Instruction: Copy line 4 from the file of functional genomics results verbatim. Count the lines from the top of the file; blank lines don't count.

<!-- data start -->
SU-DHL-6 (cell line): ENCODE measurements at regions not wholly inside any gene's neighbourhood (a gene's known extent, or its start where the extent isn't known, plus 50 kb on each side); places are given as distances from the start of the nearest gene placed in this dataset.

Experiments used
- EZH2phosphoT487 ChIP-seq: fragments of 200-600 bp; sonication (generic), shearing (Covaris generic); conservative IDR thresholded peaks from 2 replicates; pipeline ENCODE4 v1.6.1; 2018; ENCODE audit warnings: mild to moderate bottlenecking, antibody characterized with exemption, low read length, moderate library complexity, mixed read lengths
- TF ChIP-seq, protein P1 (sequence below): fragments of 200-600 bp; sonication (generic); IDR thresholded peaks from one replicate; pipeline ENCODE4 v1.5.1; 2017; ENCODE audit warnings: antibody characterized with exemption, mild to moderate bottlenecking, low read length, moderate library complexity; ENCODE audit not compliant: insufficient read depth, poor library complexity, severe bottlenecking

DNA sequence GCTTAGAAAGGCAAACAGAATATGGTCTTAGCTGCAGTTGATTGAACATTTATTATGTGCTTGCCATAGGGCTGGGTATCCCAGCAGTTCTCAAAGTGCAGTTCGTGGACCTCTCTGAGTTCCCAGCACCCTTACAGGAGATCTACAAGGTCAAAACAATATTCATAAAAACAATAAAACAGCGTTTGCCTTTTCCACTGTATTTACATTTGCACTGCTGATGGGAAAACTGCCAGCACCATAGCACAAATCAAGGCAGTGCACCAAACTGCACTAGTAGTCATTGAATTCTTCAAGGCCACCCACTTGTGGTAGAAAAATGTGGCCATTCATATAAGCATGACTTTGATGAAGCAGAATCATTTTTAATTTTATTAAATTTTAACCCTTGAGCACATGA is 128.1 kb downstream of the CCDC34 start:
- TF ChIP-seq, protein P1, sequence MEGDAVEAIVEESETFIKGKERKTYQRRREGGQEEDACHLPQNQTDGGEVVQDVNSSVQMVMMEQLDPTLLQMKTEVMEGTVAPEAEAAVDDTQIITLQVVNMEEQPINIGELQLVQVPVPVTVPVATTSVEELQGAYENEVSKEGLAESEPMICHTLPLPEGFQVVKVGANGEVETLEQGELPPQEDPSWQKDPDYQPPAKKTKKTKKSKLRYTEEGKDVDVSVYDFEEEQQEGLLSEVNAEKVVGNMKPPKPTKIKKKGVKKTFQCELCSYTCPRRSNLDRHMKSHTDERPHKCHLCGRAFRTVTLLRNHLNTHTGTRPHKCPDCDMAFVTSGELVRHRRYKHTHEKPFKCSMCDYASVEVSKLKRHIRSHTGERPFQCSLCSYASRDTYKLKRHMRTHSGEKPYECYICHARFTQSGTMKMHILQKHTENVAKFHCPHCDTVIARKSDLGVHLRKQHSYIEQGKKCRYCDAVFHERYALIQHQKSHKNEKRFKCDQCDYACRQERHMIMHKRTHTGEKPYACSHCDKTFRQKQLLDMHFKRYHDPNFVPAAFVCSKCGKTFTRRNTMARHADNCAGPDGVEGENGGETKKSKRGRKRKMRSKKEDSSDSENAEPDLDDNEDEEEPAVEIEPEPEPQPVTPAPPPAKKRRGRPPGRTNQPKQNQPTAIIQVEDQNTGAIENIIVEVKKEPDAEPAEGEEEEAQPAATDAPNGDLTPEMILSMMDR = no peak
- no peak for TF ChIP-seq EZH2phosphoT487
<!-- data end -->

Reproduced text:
- TF ChIP-seq, protein P1 (sequence below): fragments of 200-600 bp; sonication (generic); IDR thresholded peaks from one replicate; pipeline ENCODE4 v1.5.1; 2017; ENCODE audit warnings: antibody characterized with exemption, mild to moderate bottlenecking, low read length, moderate library complexity; ENCODE audit not compliant: insufficient read depth, poor library complexity, severe bottlenecking